I definitely would say that this is a group that helps smooth the lines between great players and players that put the music first, and even though it is easy to be distracted by the ever-so-radiant and inspiring cellist Ashley Bathgate (who, by the way, was so good that I completely forgot she was recovering from an injury to her hand), the group works every corner of their space thoroughly and everyone is on equal footing.

Ken Thompson, who was this night’s replacement for the recently departed Evan Ziporyn (In DC, the night before it had been Carol McGonnell) was practically perfect playing Ziporyn’s parts.

The projections/films were at times right in line with the music (particularly when it’s any Bill Morrison piece written for a musical piece like the Michael Gordon work “gene takes a drink”), but I have to admit that the projection elements are not always my thing and I tend to forget them after the concert, so, it didn’t play as heavily for me as the group intended.

I still really enjoyed seeing this work as it is really good as a complete thought rather than broken up stand-alones. I hope that there is an album of this to look forward to. Did I mention I’m so happy to have the All-Stars in Connecticut?

~~~~

Lisa Moore, piano
The Church of The Transfigured Souls (Little Church Around The Corner)
New York, NY
Sunday, January 27th, 2013

lisamoore2In what was originally planned as a TwoSense show, this concert had Lisa Moore giving us a diverse solo piano recital that covered very different ends of composers–Haydn and Schumann all the way to Martin Bresnick and Jerome Kitzke, and it felt like a good companion show to the previous night’s BOAC concert in CT, because I think Lisa managed to give us a brilliantly played program that brought things full circle with her former group Bang On a Can All-Stars.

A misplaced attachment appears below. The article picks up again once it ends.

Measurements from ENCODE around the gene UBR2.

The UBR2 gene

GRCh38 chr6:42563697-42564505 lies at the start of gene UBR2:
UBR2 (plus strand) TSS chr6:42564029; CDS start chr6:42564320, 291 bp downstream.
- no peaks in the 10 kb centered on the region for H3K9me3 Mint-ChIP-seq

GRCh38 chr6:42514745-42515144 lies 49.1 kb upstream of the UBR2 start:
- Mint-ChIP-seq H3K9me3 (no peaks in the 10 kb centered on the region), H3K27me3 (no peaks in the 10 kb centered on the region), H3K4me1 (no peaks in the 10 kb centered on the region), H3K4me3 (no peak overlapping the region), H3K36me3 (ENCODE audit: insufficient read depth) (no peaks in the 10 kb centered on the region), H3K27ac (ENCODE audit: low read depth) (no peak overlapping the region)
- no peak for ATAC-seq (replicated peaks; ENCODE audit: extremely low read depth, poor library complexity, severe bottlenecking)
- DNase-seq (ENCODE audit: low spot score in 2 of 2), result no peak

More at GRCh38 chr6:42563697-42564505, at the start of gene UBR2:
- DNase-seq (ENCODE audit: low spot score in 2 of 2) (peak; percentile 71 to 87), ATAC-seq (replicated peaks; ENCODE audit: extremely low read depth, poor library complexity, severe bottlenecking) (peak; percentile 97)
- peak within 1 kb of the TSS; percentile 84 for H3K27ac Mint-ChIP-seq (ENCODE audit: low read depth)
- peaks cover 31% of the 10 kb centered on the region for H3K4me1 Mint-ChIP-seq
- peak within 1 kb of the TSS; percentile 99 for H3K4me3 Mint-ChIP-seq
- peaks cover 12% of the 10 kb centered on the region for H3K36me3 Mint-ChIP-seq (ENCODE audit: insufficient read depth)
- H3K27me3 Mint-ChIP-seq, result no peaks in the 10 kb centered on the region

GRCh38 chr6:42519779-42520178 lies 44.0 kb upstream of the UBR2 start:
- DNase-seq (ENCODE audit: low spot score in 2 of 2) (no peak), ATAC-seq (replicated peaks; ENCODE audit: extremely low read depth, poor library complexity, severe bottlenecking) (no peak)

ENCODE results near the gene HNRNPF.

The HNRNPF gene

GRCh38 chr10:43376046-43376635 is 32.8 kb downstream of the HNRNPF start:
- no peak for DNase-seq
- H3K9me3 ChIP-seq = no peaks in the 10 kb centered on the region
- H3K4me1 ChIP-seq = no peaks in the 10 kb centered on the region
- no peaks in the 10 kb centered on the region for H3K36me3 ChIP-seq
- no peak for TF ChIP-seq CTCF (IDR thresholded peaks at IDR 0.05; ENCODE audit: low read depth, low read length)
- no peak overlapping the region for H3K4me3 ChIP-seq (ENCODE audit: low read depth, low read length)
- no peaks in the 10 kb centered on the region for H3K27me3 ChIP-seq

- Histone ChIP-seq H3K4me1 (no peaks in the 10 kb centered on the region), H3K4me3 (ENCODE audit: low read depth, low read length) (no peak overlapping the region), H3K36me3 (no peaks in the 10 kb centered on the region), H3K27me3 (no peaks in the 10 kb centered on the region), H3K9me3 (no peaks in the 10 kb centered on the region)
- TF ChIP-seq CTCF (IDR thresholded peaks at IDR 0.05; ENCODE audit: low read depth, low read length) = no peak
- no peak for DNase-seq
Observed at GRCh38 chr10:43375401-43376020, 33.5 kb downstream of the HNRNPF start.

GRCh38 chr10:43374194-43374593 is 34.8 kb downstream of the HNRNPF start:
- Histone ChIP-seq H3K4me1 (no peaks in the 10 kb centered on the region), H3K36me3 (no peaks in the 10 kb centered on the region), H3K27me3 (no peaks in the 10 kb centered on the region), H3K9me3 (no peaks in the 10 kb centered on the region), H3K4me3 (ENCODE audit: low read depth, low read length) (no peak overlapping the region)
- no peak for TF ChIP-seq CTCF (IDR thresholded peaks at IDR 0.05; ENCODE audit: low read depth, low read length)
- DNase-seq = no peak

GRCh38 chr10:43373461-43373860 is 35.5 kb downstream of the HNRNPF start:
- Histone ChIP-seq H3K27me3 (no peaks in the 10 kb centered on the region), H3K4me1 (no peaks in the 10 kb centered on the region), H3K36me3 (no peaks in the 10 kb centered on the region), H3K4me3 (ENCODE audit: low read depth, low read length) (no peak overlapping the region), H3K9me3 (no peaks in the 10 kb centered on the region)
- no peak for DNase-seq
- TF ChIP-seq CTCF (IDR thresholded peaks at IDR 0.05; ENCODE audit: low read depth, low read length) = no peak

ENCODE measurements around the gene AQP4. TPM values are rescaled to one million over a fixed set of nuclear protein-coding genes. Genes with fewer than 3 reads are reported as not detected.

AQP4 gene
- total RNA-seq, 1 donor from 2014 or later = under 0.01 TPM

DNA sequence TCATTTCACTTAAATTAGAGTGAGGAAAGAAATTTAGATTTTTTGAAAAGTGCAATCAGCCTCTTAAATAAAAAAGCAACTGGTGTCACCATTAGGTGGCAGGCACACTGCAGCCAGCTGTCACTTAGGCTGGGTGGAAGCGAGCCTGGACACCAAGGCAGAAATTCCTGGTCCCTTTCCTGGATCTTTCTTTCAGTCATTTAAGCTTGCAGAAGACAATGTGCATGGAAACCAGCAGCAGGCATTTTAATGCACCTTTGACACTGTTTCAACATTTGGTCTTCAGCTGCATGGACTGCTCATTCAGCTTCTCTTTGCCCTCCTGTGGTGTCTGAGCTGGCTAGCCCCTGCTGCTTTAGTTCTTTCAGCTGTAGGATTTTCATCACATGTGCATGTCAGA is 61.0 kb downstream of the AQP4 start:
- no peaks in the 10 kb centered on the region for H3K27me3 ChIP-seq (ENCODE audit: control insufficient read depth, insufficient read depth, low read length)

Starting off with a seemingly traditional choice, Haydn’s Sonata in E flat, things progressed a bit more with Excerpts from Schumann’s Waldscenen (I can tell Lisa is a Schumann fan; He continued to sound young in this program, too), and then a much richer dip into musical progression with six of Alexander Scriabin’s Preludes, a series of pieces that itself seems to cover different eras of musical language.

After a break, Moore proceeded with Leos Janacek’s In The Mist, a rather dark but beautiful suite that had me almost daydreaming. From this, going to Jerome Kitzke’s “Bringing Roses With Her Words” was quite a leap in artistic styles. I had known about Lisa Moore performing pieces with vocalizing, singing, speaking and moving around, but this was the first time I had seen it in person. Having commissioned this piece in 2009, Lisa had truly immersed herself in “Bringing Roses With Her Words”, rendering her in such a trance-like place for this performance.

“Ishi’s Song” by Martin Bresnick was what I really anticipated as Martin and I discussed it on here previously. The piece starts with Lisa singing the song of Ishi and then it lets the piano take over from there. It resulted in something that was like a restless farewell from Ishi and also from the concert.

Lisa’s concert was another great example of a performance that gives you such extreme distances in music composition and expression, and it really was a nice opportunity to see her as her own entity in concert.